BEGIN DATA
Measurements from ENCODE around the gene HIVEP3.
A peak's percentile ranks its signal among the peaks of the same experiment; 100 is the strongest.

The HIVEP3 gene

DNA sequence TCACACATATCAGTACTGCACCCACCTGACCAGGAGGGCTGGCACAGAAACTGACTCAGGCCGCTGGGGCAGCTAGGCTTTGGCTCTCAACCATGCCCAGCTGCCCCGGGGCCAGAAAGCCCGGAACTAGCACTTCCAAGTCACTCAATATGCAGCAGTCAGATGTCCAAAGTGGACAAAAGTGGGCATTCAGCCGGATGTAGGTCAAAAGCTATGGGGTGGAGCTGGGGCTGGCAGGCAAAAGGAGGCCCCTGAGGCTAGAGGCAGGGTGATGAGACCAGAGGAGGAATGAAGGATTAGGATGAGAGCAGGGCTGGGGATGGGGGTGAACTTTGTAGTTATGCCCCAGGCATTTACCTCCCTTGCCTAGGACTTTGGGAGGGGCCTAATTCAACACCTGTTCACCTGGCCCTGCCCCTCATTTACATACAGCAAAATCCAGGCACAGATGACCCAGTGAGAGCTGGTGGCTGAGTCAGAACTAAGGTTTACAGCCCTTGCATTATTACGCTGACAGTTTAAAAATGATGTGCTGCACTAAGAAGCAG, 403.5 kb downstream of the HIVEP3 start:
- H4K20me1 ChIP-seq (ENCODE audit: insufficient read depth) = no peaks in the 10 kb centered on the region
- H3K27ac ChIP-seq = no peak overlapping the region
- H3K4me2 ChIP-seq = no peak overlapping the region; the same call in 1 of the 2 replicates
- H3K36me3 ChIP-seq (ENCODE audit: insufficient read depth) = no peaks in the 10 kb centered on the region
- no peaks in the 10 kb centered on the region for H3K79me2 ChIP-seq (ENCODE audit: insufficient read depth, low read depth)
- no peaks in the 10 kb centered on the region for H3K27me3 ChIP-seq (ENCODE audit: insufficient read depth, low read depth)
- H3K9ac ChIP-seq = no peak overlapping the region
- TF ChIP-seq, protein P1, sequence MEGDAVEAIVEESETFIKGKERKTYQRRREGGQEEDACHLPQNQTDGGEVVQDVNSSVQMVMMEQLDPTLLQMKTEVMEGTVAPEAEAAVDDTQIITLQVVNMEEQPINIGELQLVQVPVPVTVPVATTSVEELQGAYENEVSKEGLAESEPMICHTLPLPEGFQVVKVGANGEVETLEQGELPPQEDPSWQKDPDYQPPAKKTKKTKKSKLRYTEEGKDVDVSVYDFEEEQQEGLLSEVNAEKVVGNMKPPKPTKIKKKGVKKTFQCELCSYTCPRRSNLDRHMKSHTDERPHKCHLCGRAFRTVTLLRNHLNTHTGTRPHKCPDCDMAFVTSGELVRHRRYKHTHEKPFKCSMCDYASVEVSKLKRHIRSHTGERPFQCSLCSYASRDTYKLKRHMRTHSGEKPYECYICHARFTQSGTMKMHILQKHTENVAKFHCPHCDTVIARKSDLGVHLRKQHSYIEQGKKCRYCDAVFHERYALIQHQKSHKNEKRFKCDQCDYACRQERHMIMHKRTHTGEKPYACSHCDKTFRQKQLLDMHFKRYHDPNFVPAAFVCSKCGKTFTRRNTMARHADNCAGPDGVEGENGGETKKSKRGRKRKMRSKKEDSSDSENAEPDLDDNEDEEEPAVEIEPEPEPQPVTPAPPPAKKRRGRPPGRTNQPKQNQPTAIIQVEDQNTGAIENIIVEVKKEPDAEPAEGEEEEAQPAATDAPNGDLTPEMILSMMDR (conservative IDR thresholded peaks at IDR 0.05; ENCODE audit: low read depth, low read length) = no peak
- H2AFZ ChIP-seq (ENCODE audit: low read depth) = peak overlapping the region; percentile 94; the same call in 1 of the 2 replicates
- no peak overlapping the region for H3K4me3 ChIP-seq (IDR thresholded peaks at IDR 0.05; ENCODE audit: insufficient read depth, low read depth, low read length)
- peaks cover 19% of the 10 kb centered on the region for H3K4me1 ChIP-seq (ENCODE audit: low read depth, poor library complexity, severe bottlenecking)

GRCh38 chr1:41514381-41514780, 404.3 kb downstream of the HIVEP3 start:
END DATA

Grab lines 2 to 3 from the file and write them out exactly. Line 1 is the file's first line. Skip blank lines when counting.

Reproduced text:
A peak's percentile ranks its signal among the peaks of the same experiment; 100 is the strongest.

The HIVEP3 gene